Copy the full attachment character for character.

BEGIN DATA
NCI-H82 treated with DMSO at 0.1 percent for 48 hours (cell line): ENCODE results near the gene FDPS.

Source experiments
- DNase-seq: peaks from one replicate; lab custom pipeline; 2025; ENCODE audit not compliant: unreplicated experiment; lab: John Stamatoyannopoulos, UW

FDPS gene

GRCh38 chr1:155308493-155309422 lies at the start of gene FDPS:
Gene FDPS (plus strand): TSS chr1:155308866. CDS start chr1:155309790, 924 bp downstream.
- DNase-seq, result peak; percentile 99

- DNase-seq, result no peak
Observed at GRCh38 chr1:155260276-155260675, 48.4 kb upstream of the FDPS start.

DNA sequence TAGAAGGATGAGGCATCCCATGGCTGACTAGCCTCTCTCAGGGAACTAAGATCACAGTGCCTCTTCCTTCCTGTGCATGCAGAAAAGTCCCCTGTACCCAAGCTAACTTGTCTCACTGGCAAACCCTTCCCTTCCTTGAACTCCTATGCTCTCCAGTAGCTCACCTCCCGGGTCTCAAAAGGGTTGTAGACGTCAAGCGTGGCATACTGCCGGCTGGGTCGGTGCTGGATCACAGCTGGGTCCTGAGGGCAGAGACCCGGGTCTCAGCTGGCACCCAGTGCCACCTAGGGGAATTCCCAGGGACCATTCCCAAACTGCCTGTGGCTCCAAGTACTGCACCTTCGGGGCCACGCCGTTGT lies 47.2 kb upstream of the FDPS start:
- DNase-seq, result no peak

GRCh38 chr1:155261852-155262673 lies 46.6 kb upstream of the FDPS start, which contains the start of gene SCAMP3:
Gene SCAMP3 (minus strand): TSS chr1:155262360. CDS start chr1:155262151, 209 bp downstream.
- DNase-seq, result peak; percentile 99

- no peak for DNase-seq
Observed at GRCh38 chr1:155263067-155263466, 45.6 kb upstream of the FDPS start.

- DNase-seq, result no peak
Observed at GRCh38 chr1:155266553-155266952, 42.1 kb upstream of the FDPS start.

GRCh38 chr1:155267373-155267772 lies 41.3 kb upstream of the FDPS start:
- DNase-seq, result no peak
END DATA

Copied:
NCI-H82 treated with DMSO at 0.1 percent for 48 hours (cell line): ENCODE results near the gene FDPS.

Source experiments
- DNase-seq: peaks from one replicate; lab custom pipeline; 2025; ENCODE audit not compliant: unreplicated experiment; lab: John Stamatoyannopoulos, UW

FDPS gene

GRCh38 chr1:155308493-155309422 lies at the start of gene FDPS:
Gene FDPS (plus strand): TSS chr1:155308866. CDS start chr1:155309790, 924 bp downstream.
- DNase-seq, result peak; percentile 99

- DNase-seq, result no peak
Observed at GRCh38 chr1:155260276-155260675, 48.4 kb upstream of the FDPS start.

DNA sequence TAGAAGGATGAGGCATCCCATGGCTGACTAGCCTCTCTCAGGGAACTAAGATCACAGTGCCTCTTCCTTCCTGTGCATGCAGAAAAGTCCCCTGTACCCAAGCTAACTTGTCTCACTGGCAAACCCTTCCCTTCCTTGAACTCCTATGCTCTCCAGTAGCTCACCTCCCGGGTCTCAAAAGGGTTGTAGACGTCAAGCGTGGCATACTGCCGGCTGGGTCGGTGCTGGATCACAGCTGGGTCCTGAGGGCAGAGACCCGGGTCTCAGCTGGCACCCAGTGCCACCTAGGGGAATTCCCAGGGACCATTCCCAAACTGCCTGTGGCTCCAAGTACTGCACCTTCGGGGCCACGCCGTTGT lies 47.2 kb upstream of the FDPS start:
- DNase-seq, result no peak

GRCh38 chr1:155261852-155262673 lies 46.6 kb upstream of the FDPS start, which contains the start of gene SCAMP3:
Gene SCAMP3 (minus strand): TSS chr1:155262360. CDS start chr1:155262151, 209 bp downstream.
- DNase-seq, result peak; percentile 99

- no peak for DNase-seq
Observed at GRCh38 chr1:155263067-155263466, 45.6 kb upstream of the FDPS start.

- DNase-seq, result no peak
Observed at GRCh38 chr1:155266553-155266952, 42.1 kb upstream of the FDPS start.

GRCh38 chr1:155267373-155267772 lies 41.3 kb upstream of the FDPS start:
- DNase-seq, result no peak